Mar 12, 2014
Martin LeFevre, Costa Rican Times: “Thoughts That Can’t Be Spoken” is a fascinating piece about a writer’s experience of a stroke. Alberto Manguel describes what happened after “a blood clot in one of the arteries that feeds my brain had blocked for a few minutes the passage of oxygen.” The essay offers much unintended insight into the neurological basis of the meditative state.
During and after his stroke, the Manguel said that it was as if “thought had become demagnetized and was no longer capable of attracting the words supposed to define it.” Declaring that “thought forms itself in the mind by means …
Mar 11, 2014
Success Through Stillness: Mogul Russell Simmons says meditation’s benefits transcend religion, age, and Hip-Hop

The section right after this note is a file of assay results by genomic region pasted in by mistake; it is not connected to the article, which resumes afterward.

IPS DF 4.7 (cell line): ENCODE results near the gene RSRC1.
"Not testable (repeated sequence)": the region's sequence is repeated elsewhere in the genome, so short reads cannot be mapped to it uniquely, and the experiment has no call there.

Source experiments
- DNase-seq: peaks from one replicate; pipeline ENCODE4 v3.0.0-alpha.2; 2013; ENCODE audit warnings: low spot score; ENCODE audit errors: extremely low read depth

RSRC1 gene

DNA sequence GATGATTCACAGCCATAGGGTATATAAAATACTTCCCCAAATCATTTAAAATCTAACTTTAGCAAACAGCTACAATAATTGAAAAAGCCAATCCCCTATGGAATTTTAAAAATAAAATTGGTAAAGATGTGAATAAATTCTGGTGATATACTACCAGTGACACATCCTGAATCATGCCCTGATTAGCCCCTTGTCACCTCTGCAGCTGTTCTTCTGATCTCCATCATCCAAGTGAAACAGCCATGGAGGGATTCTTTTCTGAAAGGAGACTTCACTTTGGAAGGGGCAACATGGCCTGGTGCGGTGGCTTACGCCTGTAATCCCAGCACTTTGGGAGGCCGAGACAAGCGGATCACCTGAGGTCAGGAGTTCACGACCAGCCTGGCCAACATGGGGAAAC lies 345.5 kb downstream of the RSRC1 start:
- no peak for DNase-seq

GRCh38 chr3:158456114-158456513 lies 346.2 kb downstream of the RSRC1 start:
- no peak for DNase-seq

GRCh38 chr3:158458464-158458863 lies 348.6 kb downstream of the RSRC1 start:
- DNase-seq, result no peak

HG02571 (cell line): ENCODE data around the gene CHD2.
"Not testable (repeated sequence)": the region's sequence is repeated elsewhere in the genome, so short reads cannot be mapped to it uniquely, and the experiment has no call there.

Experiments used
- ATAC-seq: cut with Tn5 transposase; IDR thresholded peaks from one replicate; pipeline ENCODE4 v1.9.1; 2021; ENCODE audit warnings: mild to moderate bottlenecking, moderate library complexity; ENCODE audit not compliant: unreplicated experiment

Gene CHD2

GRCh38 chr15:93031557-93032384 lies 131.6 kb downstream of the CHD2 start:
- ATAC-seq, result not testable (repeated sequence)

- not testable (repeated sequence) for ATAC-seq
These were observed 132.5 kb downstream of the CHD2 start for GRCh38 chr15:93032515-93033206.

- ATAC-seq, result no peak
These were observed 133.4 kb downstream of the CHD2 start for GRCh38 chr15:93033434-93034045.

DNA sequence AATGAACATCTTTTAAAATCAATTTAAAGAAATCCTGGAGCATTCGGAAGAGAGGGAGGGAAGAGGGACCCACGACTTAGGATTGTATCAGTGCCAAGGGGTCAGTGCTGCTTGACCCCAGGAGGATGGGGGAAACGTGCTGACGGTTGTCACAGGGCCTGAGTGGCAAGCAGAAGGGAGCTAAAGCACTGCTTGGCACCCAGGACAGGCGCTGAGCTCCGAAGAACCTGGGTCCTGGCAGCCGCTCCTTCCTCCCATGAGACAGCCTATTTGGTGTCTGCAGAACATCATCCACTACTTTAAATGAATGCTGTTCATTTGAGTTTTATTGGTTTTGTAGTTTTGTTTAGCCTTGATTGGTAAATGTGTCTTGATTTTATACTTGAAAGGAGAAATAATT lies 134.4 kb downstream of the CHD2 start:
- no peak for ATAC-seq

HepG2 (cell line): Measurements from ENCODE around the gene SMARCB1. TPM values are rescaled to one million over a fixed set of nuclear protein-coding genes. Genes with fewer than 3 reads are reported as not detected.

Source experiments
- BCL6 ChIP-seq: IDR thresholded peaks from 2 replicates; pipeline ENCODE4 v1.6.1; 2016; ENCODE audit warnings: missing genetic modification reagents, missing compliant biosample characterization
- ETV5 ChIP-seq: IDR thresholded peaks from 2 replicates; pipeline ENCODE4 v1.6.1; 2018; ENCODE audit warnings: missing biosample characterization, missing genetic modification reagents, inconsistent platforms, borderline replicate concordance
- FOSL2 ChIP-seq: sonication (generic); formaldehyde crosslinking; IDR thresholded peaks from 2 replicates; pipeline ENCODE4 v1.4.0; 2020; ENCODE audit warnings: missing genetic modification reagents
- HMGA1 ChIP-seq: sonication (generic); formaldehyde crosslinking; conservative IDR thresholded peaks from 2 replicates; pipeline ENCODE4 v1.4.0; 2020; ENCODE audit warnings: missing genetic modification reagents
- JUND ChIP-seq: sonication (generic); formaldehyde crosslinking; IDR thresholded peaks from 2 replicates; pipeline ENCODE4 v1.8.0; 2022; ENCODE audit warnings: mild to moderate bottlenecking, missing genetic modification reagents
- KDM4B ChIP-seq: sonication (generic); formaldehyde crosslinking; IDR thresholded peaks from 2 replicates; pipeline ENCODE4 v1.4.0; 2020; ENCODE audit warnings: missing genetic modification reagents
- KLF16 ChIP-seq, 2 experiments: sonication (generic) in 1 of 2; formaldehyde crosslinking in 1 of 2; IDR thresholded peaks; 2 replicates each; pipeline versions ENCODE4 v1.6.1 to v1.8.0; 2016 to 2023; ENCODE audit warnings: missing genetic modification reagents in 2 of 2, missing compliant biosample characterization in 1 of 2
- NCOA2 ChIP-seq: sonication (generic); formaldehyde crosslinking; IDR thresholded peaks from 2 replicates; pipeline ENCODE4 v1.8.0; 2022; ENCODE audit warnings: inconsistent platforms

Anthony Rivas, Medical Daily: Def Jam co-founder Russell Simmons took a seat on The Couch last week to discuss his new book, Success Through Stillness: Meditation Made Simple. During his interview, Simmons spoke about the power of meditation and how meditating for just 20 minutes each morning can bring about happiness and better mental and physical health. It’s easy to do, Simmons said, “just sit down, repeat the mantra, and don’t move until the alarm goes off.” Although it may be hard at first, the mind will settle, Simmons said.
His self-proclaimed easy-to-read book also covers mindful eating, compassion, and more. During the interview, …
Mar 10, 2014
Parade: In 10% Happier, a self-help guide even skeptics will embrace, ABC News’ Dan Harris crushes stereotypes about meditation and recounts how it slashed his stress and quieted his anxious mind. Read an excerpt below.